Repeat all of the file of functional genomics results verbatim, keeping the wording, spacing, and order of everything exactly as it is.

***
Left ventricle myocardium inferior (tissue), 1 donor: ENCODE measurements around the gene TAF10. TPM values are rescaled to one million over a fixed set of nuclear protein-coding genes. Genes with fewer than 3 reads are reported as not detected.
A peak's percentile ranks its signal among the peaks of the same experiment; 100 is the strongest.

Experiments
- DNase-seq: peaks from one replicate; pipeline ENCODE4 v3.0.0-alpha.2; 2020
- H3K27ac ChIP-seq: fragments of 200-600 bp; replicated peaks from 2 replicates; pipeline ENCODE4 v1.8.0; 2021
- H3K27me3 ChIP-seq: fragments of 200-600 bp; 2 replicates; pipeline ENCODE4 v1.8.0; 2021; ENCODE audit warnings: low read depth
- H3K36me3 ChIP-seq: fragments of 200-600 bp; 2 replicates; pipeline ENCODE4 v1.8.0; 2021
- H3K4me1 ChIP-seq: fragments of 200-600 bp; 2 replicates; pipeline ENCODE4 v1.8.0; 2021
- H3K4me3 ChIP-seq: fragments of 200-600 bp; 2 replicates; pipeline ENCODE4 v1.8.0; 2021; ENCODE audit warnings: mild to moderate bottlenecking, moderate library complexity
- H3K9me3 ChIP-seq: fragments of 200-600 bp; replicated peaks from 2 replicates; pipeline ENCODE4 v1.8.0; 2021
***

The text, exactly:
Left ventricle myocardium inferior (tissue), 1 donor: ENCODE measurements around the gene TAF10. TPM values are rescaled to one million over a fixed set of nuclear protein-coding genes. Genes with fewer than 3 reads are reported as not detected.
A peak's percentile ranks its signal among the peaks of the same experiment; 100 is the strongest.

Experiments
- DNase-seq: peaks from one replicate; pipeline ENCODE4 v3.0.0-alpha.2; 2020
- H3K27ac ChIP-seq: fragments of 200-600 bp; replicated peaks from 2 replicates; pipeline ENCODE4 v1.8.0; 2021
- H3K27me3 ChIP-seq: fragments of 200-600 bp; 2 replicates; pipeline ENCODE4 v1.8.0; 2021; ENCODE audit warnings: low read depth
- H3K36me3 ChIP-seq: fragments of 200-600 bp; 2 replicates; pipeline ENCODE4 v1.8.0; 2021
- H3K4me1 ChIP-seq: fragments of 200-600 bp; 2 replicates; pipeline ENCODE4 v1.8.0; 2021
- H3K4me3 ChIP-seq: fragments of 200-600 bp; 2 replicates; pipeline ENCODE4 v1.8.0; 2021; ENCODE audit warnings: mild to moderate bottlenecking, moderate library complexity
- H3K9me3 ChIP-seq: fragments of 200-600 bp; replicated peaks from 2 replicates; pipeline ENCODE4 v1.8.0; 2021